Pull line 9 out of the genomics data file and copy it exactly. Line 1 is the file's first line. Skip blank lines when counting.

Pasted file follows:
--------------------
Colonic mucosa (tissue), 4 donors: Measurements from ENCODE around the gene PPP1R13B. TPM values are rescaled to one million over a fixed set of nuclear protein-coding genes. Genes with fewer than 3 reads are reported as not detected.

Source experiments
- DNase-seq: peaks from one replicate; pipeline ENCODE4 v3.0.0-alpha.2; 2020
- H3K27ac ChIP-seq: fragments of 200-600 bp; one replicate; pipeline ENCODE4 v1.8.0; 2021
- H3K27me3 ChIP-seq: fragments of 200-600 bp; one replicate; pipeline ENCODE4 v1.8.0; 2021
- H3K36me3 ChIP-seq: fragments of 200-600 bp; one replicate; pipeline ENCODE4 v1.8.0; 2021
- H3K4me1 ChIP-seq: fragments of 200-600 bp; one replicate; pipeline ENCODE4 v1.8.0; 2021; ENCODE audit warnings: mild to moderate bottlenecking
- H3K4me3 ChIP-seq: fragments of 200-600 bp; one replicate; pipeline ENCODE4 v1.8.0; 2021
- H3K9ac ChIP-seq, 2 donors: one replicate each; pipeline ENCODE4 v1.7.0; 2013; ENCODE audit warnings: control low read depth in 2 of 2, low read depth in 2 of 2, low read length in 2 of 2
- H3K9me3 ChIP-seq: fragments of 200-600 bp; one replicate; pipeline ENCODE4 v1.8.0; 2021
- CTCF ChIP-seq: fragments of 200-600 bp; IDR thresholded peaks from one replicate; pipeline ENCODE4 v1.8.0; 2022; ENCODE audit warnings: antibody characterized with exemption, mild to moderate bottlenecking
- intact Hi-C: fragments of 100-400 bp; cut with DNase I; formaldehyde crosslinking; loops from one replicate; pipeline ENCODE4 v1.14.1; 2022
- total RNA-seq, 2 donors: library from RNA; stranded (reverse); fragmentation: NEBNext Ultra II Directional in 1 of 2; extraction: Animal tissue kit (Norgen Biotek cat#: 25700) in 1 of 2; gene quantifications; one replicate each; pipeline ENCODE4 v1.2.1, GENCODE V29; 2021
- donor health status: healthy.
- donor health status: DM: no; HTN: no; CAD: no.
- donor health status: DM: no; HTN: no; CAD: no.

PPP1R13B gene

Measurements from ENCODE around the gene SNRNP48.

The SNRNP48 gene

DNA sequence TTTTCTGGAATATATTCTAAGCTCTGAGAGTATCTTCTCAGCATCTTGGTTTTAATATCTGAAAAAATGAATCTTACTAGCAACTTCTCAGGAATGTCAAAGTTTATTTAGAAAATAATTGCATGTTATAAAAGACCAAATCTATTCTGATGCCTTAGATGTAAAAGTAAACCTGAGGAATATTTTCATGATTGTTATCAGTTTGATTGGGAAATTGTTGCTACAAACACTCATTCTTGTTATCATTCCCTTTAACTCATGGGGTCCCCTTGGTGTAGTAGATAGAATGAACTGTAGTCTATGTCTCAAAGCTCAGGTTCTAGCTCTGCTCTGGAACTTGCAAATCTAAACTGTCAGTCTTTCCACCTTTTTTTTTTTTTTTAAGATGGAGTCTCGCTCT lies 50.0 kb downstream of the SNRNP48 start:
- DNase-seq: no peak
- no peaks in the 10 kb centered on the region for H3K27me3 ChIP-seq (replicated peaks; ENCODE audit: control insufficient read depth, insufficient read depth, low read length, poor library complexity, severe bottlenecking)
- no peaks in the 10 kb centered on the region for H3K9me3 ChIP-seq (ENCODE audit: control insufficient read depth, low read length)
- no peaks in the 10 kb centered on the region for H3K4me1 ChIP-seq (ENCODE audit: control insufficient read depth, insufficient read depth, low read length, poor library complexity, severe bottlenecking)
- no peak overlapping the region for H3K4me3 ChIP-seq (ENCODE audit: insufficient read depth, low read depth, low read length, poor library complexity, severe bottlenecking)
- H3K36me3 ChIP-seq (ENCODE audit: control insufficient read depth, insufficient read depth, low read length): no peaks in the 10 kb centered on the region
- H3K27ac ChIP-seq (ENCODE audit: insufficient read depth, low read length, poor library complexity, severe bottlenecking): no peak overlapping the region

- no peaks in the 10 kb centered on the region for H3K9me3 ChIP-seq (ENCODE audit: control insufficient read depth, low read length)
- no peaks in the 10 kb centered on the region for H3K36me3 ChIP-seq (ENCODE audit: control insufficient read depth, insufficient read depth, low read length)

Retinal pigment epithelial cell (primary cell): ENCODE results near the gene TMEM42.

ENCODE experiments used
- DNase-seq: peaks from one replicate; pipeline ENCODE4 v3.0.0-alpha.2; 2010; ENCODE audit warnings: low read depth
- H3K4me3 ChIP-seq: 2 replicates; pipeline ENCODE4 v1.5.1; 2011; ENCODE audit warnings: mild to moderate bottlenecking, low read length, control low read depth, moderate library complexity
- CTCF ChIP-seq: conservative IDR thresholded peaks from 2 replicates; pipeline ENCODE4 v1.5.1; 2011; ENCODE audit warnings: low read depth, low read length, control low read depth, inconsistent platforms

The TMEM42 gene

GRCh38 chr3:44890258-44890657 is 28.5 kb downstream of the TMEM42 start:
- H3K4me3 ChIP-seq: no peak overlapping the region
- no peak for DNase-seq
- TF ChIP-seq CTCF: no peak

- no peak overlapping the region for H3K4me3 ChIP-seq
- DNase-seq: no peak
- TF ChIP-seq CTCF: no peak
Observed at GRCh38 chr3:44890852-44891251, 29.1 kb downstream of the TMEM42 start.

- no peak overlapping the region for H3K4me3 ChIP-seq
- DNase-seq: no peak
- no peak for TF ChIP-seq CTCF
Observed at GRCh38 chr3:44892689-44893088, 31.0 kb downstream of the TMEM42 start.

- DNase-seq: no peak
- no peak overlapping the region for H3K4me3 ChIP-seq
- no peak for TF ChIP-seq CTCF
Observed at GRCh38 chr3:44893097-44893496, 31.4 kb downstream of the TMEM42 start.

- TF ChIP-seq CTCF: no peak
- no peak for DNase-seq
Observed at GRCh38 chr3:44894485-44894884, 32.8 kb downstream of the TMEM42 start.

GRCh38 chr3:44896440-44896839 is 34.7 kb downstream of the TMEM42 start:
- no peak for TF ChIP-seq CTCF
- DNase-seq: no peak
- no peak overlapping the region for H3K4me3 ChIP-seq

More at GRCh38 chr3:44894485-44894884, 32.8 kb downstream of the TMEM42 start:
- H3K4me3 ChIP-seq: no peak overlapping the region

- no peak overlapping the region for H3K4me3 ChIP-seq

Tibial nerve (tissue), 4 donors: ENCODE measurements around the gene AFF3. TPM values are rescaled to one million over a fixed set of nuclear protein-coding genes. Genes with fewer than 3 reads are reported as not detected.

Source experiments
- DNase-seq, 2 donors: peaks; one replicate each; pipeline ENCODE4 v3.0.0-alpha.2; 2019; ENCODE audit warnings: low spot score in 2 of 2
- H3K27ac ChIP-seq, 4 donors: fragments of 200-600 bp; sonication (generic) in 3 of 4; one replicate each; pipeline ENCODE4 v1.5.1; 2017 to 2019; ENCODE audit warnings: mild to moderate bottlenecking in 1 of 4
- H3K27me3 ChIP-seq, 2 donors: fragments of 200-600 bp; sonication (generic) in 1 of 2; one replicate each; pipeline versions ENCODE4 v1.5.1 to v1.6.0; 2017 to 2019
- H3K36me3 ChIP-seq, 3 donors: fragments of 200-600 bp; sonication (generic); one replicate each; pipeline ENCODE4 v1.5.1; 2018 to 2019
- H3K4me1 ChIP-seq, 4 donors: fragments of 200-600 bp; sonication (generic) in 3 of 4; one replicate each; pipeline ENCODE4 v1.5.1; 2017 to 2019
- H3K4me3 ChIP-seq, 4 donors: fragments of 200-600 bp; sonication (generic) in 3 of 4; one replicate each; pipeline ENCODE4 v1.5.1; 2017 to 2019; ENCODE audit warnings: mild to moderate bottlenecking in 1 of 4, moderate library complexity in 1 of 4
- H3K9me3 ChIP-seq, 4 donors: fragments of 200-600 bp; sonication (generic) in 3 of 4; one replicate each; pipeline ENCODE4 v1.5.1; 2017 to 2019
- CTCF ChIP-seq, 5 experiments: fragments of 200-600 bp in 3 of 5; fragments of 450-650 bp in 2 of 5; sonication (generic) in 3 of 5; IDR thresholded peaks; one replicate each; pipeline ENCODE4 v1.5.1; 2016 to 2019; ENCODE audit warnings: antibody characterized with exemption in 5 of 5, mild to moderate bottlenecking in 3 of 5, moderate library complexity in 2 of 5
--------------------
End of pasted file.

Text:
- H3K9ac ChIP-seq, 2 donors: one replicate each; pipeline ENCODE4 v1.7.0; 2013; ENCODE audit warnings: control low read depth in 2 of 2, low read depth in 2 of 2, low read length in 2 of 2